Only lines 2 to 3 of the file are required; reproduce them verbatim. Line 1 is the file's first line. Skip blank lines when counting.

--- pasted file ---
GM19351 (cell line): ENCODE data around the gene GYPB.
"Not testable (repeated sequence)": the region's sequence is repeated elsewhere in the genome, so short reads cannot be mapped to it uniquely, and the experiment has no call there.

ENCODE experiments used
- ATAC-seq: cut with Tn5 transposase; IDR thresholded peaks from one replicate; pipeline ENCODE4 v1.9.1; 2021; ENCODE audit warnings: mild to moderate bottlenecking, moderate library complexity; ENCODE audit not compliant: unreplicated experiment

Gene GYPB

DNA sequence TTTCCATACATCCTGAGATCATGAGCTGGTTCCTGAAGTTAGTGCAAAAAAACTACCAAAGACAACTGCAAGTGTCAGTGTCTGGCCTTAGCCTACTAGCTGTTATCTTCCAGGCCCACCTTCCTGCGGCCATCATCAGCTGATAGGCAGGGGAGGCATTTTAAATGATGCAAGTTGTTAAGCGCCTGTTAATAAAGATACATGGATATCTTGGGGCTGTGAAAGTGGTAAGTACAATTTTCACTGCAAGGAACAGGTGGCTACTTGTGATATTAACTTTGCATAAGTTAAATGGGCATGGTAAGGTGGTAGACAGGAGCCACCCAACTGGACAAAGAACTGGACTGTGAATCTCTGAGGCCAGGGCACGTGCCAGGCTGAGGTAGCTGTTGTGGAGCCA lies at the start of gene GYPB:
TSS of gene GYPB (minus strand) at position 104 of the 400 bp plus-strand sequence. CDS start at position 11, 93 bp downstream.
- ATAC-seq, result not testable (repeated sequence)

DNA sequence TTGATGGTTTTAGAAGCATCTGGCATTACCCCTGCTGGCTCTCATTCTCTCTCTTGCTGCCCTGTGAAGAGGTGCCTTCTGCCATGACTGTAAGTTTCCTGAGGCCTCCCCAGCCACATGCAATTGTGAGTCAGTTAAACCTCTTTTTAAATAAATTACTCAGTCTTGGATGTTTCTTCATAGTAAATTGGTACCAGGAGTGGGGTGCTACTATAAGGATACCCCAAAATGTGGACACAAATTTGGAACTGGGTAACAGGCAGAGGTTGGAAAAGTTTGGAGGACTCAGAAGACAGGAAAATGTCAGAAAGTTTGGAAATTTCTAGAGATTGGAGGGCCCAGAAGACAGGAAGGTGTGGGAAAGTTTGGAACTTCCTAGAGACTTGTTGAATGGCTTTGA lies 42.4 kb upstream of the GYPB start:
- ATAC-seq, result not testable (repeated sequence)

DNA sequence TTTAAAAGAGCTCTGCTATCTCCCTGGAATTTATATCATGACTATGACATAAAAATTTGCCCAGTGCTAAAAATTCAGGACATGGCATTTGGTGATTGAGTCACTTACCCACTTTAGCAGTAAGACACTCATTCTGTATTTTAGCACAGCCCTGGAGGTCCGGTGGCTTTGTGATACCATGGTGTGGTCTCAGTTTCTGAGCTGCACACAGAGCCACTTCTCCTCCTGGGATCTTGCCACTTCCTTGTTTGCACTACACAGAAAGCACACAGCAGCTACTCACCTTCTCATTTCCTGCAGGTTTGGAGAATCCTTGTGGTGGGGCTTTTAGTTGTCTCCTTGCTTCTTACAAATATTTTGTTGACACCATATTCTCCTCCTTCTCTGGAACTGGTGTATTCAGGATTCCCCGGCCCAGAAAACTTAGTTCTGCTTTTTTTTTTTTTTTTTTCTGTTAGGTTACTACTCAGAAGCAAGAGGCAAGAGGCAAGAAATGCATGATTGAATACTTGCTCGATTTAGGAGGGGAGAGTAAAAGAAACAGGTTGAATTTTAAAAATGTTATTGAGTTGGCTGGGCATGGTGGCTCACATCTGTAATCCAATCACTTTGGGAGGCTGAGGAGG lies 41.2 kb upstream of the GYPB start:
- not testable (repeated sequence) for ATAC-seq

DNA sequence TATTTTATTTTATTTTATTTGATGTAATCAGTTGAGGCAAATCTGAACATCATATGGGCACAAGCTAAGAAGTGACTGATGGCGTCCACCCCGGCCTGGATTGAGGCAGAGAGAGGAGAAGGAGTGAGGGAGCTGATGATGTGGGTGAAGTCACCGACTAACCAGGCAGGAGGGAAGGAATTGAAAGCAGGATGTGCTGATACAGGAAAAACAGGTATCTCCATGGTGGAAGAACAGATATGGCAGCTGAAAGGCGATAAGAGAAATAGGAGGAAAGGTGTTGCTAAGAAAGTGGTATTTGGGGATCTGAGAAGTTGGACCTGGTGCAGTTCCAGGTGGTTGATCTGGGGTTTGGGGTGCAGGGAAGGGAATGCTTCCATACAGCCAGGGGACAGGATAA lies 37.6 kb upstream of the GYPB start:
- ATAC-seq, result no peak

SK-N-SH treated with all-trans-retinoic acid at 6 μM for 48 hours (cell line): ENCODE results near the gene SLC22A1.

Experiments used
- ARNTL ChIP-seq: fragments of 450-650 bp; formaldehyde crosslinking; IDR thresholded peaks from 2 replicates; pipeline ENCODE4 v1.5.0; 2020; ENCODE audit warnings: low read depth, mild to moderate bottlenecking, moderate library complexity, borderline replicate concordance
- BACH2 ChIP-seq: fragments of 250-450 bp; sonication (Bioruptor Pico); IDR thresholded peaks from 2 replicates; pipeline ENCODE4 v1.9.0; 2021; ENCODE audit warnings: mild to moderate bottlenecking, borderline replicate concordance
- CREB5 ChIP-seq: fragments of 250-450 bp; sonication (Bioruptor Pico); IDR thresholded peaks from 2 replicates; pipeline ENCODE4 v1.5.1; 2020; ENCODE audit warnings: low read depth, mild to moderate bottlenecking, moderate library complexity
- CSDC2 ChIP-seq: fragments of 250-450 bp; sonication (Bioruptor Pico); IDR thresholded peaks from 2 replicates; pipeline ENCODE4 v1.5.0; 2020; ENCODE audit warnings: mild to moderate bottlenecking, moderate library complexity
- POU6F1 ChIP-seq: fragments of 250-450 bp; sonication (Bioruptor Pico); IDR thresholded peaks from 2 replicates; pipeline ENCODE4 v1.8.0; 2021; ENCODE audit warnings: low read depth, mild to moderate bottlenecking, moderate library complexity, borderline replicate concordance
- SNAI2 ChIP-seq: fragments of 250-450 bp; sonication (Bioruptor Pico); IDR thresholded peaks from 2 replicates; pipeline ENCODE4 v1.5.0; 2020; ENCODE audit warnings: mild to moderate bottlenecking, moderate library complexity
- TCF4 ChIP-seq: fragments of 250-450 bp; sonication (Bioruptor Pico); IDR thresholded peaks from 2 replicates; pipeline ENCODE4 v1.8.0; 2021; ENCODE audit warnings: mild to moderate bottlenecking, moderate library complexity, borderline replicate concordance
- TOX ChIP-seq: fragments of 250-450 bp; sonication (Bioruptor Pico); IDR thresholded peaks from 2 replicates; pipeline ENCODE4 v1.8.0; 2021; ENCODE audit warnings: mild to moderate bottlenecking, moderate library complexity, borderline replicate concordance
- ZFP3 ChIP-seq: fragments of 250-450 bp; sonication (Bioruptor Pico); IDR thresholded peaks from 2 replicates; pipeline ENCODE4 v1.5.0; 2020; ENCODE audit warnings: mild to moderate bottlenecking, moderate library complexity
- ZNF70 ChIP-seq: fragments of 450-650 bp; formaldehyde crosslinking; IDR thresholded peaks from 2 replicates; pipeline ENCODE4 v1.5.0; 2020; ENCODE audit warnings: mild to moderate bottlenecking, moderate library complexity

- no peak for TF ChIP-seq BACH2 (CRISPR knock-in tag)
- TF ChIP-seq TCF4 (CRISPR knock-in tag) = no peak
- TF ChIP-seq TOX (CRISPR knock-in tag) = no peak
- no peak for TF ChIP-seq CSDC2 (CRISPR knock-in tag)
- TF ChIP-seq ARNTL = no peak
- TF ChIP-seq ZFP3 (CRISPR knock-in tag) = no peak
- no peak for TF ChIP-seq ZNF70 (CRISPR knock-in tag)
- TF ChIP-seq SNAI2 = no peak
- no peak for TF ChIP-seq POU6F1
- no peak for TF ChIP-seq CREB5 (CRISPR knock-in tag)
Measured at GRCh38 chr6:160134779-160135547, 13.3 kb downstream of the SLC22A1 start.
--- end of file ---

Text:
"Not testable (repeated sequence)": the region's sequence is repeated elsewhere in the genome, so short reads cannot be mapped to it uniquely, and the experiment has no call there.

ENCODE experiments used